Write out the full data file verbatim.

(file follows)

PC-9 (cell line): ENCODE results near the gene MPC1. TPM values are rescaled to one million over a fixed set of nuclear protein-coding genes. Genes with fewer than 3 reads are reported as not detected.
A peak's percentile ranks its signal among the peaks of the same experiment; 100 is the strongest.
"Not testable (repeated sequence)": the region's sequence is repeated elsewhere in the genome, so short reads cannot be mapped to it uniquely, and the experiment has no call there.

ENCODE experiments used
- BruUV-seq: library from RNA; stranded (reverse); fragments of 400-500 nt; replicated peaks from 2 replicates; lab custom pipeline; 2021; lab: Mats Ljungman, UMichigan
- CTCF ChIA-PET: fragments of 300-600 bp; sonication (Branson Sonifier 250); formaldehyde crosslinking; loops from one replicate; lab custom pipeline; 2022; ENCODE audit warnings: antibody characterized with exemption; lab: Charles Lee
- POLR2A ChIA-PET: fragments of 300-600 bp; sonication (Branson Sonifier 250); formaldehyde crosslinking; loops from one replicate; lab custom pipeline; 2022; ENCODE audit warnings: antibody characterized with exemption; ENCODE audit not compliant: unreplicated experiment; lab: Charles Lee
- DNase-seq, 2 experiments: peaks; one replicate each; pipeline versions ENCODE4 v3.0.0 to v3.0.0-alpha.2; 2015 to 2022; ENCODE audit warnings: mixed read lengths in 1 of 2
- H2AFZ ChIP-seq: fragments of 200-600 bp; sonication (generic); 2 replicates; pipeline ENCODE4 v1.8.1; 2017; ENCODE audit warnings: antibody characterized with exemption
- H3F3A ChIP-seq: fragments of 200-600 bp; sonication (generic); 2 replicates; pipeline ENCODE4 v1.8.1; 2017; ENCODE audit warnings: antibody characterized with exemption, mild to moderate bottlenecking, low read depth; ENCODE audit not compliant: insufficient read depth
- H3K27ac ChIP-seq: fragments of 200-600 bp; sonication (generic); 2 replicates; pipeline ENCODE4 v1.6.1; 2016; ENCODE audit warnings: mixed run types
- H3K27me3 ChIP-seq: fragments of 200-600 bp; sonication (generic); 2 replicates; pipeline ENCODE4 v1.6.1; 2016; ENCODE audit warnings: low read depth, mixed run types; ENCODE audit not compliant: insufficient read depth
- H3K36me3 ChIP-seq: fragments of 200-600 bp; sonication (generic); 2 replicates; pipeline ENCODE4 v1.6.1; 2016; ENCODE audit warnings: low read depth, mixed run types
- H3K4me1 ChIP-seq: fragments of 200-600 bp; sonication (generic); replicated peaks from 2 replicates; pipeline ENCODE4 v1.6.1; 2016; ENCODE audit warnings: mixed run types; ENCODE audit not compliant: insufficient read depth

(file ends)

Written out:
PC-9 (cell line): ENCODE results near the gene MPC1. TPM values are rescaled to one million over a fixed set of nuclear protein-coding genes. Genes with fewer than 3 reads are reported as not detected.
A peak's percentile ranks its signal among the peaks of the same experiment; 100 is the strongest.
"Not testable (repeated sequence)": the region's sequence is repeated elsewhere in the genome, so short reads cannot be mapped to it uniquely, and the experiment has no call there.

ENCODE experiments used
- BruUV-seq: library from RNA; stranded (reverse); fragments of 400-500 nt; replicated peaks from 2 replicates; lab custom pipeline; 2021; lab: Mats Ljungman, UMichigan
- CTCF ChIA-PET: fragments of 300-600 bp; sonication (Branson Sonifier 250); formaldehyde crosslinking; loops from one replicate; lab custom pipeline; 2022; ENCODE audit warnings: antibody characterized with exemption; lab: Charles Lee
- POLR2A ChIA-PET: fragments of 300-600 bp; sonication (Branson Sonifier 250); formaldehyde crosslinking; loops from one replicate; lab custom pipeline; 2022; ENCODE audit warnings: antibody characterized with exemption; ENCODE audit not compliant: unreplicated experiment; lab: Charles Lee
- DNase-seq, 2 experiments: peaks; one replicate each; pipeline versions ENCODE4 v3.0.0 to v3.0.0-alpha.2; 2015 to 2022; ENCODE audit warnings: mixed read lengths in 1 of 2
- H2AFZ ChIP-seq: fragments of 200-600 bp; sonication (generic); 2 replicates; pipeline ENCODE4 v1.8.1; 2017; ENCODE audit warnings: antibody characterized with exemption
- H3F3A ChIP-seq: fragments of 200-600 bp; sonication (generic); 2 replicates; pipeline ENCODE4 v1.8.1; 2017; ENCODE audit warnings: antibody characterized with exemption, mild to moderate bottlenecking, low read depth; ENCODE audit not compliant: insufficient read depth
- H3K27ac ChIP-seq: fragments of 200-600 bp; sonication (generic); 2 replicates; pipeline ENCODE4 v1.6.1; 2016; ENCODE audit warnings: mixed run types
- H3K27me3 ChIP-seq: fragments of 200-600 bp; sonication (generic); 2 replicates; pipeline ENCODE4 v1.6.1; 2016; ENCODE audit warnings: low read depth, mixed run types; ENCODE audit not compliant: insufficient read depth
- H3K36me3 ChIP-seq: fragments of 200-600 bp; sonication (generic); 2 replicates; pipeline ENCODE4 v1.6.1; 2016; ENCODE audit warnings: low read depth, mixed run types
- H3K4me1 ChIP-seq: fragments of 200-600 bp; sonication (generic); replicated peaks from 2 replicates; pipeline ENCODE4 v1.6.1; 2016; ENCODE audit warnings: mixed run types; ENCODE audit not compliant: insufficient read depth